Summer on the American racing calendar is about Saratoga and Del Mar, Del Mar and Saratoga. Save for the occasional big race (“Arlington Million”), the only attention given between the coasts, between those two iconic tracks, comes from the “players” (hardened bettors). From the advocate side, most of the focus has gone to Saratoga, but for an altogether different reason – 17 dead through yesterday. That said, Saratoga has no monopoly on the killing, and we can’t lose sight of the fact that there are a whole bunch of pedestrian tracks out there where horses are dying daily.
Yesterday, at Thistledown in Ohio, two racehorses were killed on the same card. In the 4th, 7-year-old Ronson “was injured,” says Equibase, “just past the seven sixteenths pole…euthanized.” Back in April, Ronson finished 1st at Mahoning but was disqualified “due to a positive test.” No word on what that was. Subsequent to that, he finished second-to-last, second-to-last, second-to-last, last. His final four races, including his death run, were $4,000 claiming races – the bottom of the barrel. All this under the watchful eye of trainer/owner Guy Tauzin.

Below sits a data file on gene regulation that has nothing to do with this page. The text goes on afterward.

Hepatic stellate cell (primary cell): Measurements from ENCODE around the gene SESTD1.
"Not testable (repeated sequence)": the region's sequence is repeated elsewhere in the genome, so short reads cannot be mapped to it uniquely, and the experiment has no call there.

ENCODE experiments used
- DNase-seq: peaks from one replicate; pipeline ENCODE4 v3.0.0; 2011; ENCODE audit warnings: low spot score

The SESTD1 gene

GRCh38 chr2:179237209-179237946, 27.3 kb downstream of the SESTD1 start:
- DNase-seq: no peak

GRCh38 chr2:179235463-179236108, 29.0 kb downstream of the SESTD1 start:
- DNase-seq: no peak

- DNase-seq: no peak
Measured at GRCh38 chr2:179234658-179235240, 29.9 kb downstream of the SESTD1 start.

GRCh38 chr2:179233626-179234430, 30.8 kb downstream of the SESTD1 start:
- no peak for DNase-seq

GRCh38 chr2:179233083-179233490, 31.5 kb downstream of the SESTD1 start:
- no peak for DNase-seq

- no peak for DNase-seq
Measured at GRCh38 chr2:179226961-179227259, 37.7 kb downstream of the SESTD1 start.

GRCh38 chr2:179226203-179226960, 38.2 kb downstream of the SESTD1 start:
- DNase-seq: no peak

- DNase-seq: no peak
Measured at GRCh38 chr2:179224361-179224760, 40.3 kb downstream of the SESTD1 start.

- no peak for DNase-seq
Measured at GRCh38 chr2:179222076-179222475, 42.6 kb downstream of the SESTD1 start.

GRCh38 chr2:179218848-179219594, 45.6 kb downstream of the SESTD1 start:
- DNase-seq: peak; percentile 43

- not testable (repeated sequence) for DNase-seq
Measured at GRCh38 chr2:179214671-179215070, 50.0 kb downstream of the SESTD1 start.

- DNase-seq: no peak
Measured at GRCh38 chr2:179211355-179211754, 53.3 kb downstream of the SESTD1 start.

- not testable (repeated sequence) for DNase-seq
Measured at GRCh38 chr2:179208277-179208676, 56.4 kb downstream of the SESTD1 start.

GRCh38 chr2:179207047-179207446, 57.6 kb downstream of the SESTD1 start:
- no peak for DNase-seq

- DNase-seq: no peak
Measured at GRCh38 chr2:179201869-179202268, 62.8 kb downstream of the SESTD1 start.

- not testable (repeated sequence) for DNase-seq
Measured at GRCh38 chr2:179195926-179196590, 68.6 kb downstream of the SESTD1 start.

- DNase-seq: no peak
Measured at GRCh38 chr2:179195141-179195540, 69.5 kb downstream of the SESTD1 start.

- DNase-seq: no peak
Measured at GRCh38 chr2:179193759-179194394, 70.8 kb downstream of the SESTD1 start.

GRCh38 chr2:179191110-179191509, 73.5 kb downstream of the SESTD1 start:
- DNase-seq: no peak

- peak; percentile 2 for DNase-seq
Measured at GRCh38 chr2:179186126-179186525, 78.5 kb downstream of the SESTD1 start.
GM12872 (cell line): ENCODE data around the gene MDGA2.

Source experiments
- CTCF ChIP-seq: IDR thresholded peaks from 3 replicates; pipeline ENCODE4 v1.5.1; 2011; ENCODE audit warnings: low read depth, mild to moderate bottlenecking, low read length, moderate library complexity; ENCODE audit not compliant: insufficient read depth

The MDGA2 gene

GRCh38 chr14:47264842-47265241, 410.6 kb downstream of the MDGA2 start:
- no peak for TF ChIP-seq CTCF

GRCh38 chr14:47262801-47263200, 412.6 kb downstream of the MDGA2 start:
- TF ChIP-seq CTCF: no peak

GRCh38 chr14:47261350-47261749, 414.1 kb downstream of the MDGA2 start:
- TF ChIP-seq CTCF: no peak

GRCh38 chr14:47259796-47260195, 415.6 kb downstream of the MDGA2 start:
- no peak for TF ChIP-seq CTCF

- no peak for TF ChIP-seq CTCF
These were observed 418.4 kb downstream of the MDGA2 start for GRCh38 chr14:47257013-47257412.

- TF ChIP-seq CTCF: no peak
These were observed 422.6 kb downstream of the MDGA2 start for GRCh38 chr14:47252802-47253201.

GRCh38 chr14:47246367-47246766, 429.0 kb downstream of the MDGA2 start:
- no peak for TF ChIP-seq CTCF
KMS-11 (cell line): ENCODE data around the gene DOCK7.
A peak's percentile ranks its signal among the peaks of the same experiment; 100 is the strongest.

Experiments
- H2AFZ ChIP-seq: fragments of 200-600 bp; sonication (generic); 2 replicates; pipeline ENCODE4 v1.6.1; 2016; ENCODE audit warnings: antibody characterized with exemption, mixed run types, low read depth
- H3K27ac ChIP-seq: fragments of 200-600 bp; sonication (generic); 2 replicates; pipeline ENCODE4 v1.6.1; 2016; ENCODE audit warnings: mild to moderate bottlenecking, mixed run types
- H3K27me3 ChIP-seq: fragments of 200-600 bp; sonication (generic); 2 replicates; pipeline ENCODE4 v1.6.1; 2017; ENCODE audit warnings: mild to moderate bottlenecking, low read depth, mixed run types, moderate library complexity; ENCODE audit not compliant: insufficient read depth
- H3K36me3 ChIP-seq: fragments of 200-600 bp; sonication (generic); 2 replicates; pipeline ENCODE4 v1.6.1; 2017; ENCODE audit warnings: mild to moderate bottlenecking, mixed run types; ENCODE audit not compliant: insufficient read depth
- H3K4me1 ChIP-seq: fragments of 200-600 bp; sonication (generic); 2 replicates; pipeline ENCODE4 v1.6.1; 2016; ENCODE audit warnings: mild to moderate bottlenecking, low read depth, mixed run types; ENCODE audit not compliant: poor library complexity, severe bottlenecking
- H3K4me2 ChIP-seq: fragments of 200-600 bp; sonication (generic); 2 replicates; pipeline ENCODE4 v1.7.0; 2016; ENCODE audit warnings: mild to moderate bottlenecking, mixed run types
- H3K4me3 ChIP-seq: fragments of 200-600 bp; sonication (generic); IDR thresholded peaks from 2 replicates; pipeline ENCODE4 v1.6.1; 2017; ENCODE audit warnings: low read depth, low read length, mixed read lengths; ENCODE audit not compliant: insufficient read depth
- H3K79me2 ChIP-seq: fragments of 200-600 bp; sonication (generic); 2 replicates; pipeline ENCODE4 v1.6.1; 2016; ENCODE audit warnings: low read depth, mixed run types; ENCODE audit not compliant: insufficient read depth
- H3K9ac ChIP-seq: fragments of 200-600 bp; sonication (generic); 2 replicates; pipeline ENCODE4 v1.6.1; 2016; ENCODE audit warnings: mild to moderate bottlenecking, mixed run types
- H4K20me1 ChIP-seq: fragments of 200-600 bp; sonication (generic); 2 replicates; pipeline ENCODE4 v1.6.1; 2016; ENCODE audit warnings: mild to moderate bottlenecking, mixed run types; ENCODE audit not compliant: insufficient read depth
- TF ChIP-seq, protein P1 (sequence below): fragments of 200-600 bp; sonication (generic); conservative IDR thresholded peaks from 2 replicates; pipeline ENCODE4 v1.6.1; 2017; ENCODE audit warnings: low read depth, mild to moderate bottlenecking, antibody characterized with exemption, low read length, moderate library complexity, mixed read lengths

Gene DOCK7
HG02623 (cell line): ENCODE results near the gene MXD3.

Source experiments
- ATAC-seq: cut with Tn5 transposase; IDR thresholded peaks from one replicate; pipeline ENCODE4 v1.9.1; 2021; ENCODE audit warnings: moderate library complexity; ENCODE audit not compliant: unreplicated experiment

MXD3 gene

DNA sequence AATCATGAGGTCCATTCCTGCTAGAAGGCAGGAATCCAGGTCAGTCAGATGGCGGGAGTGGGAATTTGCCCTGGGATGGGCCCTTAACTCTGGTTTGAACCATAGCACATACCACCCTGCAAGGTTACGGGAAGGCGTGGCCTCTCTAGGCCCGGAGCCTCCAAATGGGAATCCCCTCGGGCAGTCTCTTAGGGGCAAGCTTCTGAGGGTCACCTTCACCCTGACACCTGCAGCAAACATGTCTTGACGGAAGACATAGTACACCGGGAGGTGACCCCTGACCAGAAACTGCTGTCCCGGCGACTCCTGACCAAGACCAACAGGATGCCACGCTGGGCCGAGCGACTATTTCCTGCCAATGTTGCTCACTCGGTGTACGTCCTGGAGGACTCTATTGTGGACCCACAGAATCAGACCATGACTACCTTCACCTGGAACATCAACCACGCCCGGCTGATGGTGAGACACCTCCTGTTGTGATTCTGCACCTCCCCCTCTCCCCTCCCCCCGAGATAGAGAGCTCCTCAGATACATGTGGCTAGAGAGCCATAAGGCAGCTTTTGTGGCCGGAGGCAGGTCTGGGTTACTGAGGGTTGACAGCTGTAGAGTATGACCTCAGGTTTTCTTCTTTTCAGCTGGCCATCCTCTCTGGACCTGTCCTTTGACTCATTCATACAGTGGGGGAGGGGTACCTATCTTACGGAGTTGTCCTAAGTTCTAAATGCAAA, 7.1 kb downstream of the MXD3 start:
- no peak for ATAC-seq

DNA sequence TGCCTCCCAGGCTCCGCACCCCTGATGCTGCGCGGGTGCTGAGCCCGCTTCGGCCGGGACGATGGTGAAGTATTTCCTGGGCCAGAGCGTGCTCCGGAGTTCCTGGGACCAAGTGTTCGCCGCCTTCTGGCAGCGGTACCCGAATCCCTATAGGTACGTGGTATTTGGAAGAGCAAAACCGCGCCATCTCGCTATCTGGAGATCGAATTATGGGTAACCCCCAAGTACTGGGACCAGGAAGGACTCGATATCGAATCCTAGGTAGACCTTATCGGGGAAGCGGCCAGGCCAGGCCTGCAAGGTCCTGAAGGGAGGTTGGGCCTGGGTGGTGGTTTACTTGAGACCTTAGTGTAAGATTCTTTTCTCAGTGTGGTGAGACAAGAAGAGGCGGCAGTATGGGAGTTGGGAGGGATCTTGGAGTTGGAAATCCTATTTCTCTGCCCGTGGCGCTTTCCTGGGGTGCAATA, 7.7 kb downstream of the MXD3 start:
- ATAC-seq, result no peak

Four races later, another 7-year-old (in fact, they were born three days apart), Dreamy, “was injured before the half mile pole, pulled up…euthanized.” She, too, was being “offered” for $4,000 prior to dying. It was Dreamy’s 63rd time under the whip and 9th in less than five months; those nine were all cheap, racino-subsidized (which pay first through last) claiming races. Trainer/owner, Bart Barnes.
The stories above render obscene the common apologist claim of “treated better than you and me.” For their lives are no anomaly; they are the lives of most (by far) racehorses: deprivation; abuse; suffering; premature, often painful, death. End it: no more betting, no more attending, no more patronizing racinos. Please, for the horses.